CX, Data

CX and the future of Multi-cultural trade within companies

March 8th, 2021
Financial Strategy

CX and the future of Multi-cultural trade within companies

March 8th, 2021
Financial Strategy

Learning foresight does not happen overnight. As our research shows, most organizations still rely on surveys to assess customer sentiment. Leaders now have the opportunity to take their CX applications to the next level from where organizations are now. Based on our research on organizations that have successfully made the transition, we have identified four key steps in initiating such CX developments.

Create competition between different teams of the company:

CX-based functions are often trapped by the extra-organizational teams in a company. To begin this change, CX leaders need to better integrate with the rest of the departments.

Data collectors and analysts are certainly in charge of operations, marketing, finance and technology, so meeting among senior members is critical to ensuring efficient data access and management. (And, of course, data scientists – not CX experts – are the ones who write the algorithms.) It is the CX team that must determine the direction and strategy of the organization.

For example, a customer in the tourism industry started its data-driven system with a focus on providing up-to-date customer service because the CX team had a strong partnership with our service department and could consolidate data value quickly.

The initial effort involved close collaboration: the CX team, as the business owner, produced another product data science team, and the customer service department acted as the first suitable recipient. Outside the core team, an advisory board consisting of the COO, the CFO, and the Chief Marketing Officer is informed of progress and advises on future uses.

Work on changing mindsets:

The inevitable transfer will involve challenges, the most important of which will be a change of mindset for each team of CX employees and managers. Leaders may feel that forecasting systems are beyond their authority and in the realm of IT or a data science team. But times are changing, and today’s CX leaders need to focus on data. Some may point out that their organization has already performed performance analysis on several key indicators. It’s time to think bigger and bolder and build an innovative system.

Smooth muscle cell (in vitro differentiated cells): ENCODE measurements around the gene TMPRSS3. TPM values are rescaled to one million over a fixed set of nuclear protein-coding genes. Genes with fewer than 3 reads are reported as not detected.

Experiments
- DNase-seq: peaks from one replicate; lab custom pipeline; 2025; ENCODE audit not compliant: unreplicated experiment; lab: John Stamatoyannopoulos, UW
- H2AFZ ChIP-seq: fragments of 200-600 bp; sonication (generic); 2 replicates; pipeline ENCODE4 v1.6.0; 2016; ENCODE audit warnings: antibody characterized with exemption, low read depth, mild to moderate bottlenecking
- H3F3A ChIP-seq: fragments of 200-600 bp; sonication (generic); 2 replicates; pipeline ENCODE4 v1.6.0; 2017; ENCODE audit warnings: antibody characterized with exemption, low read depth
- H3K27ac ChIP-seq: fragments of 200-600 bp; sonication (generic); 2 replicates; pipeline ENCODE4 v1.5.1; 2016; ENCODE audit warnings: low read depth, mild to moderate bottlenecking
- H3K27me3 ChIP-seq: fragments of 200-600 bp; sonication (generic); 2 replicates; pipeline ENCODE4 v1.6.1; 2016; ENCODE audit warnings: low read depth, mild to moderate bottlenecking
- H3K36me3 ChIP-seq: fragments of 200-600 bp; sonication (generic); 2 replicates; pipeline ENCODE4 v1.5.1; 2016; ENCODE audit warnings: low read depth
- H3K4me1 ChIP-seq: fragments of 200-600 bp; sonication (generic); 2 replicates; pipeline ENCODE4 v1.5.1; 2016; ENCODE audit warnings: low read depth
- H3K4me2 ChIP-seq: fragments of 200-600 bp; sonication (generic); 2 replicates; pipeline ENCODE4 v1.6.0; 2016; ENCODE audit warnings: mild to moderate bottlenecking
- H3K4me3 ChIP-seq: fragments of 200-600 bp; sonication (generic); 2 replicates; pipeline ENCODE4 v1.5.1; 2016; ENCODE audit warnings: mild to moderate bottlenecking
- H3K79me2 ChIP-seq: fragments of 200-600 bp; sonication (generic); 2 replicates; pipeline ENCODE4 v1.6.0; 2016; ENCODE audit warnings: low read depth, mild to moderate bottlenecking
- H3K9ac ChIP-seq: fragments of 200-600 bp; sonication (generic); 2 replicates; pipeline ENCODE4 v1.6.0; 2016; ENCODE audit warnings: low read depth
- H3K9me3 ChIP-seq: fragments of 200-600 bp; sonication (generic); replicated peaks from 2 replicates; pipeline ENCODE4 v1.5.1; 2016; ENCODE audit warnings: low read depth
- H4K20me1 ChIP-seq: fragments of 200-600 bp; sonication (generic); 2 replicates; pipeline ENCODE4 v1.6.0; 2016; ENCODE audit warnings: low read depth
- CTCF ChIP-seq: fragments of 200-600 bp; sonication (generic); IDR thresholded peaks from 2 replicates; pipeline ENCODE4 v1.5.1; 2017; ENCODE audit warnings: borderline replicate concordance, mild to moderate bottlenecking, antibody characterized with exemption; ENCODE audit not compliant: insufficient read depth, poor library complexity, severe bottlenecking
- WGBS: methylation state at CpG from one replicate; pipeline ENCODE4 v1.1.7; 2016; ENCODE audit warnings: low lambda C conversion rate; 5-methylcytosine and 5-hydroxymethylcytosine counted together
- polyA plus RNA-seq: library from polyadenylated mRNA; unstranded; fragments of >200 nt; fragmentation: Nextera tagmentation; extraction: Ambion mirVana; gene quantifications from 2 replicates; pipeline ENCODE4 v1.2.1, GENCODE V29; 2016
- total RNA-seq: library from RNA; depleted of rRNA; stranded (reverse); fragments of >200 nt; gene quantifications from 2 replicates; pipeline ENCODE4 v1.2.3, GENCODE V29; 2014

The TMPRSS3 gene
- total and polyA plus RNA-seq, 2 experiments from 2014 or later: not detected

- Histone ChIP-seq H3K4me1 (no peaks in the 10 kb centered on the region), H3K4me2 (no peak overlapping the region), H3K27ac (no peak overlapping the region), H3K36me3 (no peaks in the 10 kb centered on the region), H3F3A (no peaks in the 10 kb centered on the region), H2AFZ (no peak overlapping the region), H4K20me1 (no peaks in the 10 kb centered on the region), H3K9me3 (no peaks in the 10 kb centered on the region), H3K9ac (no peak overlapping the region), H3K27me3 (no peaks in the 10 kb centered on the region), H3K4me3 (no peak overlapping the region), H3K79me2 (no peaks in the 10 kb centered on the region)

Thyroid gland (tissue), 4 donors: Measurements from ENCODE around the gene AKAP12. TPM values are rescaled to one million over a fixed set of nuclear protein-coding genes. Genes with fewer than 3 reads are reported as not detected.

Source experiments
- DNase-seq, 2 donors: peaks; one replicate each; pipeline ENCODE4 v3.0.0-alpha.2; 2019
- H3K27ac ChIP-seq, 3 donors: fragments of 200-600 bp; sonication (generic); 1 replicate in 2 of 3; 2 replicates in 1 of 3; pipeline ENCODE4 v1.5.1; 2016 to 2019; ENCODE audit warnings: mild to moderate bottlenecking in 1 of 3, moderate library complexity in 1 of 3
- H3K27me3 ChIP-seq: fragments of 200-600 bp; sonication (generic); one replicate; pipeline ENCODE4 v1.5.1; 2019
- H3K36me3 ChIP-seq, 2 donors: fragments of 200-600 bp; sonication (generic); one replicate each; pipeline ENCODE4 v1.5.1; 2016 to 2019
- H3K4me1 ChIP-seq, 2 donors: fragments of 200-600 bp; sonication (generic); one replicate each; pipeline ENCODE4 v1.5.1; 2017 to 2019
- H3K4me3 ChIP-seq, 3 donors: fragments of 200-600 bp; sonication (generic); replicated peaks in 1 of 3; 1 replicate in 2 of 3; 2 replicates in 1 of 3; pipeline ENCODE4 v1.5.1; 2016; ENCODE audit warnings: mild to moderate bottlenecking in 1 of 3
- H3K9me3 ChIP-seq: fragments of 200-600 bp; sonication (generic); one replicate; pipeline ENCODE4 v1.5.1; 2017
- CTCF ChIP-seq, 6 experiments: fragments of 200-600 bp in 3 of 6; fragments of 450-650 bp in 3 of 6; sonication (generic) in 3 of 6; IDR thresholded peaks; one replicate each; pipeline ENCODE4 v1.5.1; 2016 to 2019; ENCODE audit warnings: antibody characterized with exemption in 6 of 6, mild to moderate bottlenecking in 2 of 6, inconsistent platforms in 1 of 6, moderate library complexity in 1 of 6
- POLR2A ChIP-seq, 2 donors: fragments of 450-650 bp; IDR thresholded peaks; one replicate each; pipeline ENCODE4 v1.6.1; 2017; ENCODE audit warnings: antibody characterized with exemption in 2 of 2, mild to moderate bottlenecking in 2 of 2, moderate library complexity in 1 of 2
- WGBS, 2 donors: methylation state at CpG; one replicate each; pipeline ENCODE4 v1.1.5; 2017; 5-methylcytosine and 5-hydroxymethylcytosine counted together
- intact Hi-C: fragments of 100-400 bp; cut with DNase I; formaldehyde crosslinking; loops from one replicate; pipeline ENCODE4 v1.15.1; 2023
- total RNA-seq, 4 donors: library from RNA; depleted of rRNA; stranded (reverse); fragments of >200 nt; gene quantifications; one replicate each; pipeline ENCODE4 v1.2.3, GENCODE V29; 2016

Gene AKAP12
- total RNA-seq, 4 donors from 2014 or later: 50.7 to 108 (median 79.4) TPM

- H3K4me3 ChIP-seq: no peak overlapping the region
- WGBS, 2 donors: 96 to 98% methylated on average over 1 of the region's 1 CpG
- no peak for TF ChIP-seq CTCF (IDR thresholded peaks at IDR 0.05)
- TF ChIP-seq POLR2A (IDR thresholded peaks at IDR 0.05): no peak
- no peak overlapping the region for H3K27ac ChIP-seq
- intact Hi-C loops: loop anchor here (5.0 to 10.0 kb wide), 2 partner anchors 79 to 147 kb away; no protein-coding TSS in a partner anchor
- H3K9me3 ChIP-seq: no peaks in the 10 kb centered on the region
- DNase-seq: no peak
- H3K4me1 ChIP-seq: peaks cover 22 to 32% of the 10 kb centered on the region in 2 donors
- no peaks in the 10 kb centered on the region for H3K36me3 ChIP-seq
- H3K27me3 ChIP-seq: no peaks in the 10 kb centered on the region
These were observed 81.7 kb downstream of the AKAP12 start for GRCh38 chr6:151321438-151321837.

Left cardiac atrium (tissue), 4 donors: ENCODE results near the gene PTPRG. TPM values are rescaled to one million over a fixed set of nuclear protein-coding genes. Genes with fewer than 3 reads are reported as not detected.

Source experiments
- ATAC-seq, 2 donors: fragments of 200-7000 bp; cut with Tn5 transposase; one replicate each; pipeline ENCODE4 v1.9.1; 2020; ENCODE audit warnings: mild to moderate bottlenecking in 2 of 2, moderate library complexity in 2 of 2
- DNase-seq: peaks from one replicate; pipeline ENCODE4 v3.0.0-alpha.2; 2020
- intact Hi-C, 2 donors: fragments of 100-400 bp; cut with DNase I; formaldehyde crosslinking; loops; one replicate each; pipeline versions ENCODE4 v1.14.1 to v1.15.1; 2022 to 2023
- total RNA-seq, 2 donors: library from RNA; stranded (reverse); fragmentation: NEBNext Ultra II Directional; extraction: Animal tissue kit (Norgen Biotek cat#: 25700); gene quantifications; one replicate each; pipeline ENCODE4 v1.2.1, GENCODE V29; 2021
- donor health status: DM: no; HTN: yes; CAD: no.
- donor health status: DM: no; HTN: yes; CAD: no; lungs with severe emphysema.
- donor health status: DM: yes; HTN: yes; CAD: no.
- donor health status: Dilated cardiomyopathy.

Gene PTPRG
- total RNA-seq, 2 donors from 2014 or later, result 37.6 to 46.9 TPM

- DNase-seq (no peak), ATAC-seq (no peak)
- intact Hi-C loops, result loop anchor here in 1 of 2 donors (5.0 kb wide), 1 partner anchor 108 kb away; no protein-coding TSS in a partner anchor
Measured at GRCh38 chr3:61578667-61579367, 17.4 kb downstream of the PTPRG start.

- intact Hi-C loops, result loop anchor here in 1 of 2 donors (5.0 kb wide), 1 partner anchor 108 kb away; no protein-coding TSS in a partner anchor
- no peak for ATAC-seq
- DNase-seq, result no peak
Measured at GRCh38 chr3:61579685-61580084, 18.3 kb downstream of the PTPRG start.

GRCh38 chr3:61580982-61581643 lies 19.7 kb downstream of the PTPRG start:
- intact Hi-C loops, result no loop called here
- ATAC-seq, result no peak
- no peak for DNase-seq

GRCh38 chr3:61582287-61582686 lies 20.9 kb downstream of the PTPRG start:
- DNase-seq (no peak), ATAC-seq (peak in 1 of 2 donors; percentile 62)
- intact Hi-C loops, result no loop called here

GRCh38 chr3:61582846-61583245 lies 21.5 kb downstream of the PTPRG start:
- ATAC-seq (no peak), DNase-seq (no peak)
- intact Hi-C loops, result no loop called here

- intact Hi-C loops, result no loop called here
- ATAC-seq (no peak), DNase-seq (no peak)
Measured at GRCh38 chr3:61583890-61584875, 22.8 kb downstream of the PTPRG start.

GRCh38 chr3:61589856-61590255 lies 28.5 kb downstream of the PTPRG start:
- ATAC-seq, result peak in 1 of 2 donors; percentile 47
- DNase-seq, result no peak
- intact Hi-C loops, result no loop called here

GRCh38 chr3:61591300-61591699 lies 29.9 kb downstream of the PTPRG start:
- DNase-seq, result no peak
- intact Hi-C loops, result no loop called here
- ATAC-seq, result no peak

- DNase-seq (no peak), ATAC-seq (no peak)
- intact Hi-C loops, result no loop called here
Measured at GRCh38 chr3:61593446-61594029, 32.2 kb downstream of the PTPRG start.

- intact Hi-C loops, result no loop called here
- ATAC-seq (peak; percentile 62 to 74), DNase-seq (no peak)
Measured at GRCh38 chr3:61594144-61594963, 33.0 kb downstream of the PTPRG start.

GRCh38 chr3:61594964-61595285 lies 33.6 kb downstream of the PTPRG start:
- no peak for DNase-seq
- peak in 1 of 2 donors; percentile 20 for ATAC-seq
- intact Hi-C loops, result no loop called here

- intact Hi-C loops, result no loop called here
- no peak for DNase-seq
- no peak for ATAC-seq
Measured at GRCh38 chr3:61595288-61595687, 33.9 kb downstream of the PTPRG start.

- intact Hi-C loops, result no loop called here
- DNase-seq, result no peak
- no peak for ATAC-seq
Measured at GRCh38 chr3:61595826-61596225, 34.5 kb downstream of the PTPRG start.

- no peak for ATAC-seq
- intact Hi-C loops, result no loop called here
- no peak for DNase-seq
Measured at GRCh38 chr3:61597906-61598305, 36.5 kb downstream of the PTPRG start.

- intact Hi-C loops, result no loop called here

The role of the CX leader is evolving, meaning that managers need to change their place in their organizations. When asked about the biggest challenge with the current system, a senior experience manager replied, “People associate CX with marketing, not technology.” It is changing that more and more companies are doing forecast analysis, and it is CX leaders who are helping to encourage a change in perception.

 Invest in improving the quality of data analysis:

Most quality organizations struggle with data availability and face challenges – and without fabled data, it would not be possible to begin this shift in customer service. The good news is that organizations can start with their core data at the customer level, even if the data is incomplete. The first step is to collect personal and operational data at the customer level

First, focus on the things that can speed data up:

Data-based forecasting systems offer a unique opportunity to link CX strategies with tangible business value to CX departments. In the early days, it is important to have a clear vision of how to use insights and focus on a few specific uses that precede an immediate return.

As a simple framework, organizations can explore key sources of opportunities through how to create a forecasting system to create new solutions or strengthen existing solutions that may have a direct impact on loyalty, cost, and after-sales service. Think about sales, improving service quality and increasing sales statistics.

For example, a company applies its forecasting system to a problem-solving process after realizing that its potential assets – previously not uniformly allocated to customers – can be used strategically.

The first use was successful, the organization saved more than 25 percent of its data planned budget and paved the way for future plans. Leaders need to ask themselves what uses provide a clear opportunity to evaluate through proof of concept so that they can accelerate and be supported.

The company has developed an algorithm that can measure high-priority customers that is measured in terms of lifetime value and recent experience (such as customer service latency experienced last month), and from this algorithm Used to allocate potential credits to dissatisfied people, valuable customers.

Source: Mckinsey&Co.

Adapted from :

Prediction: The future of CX

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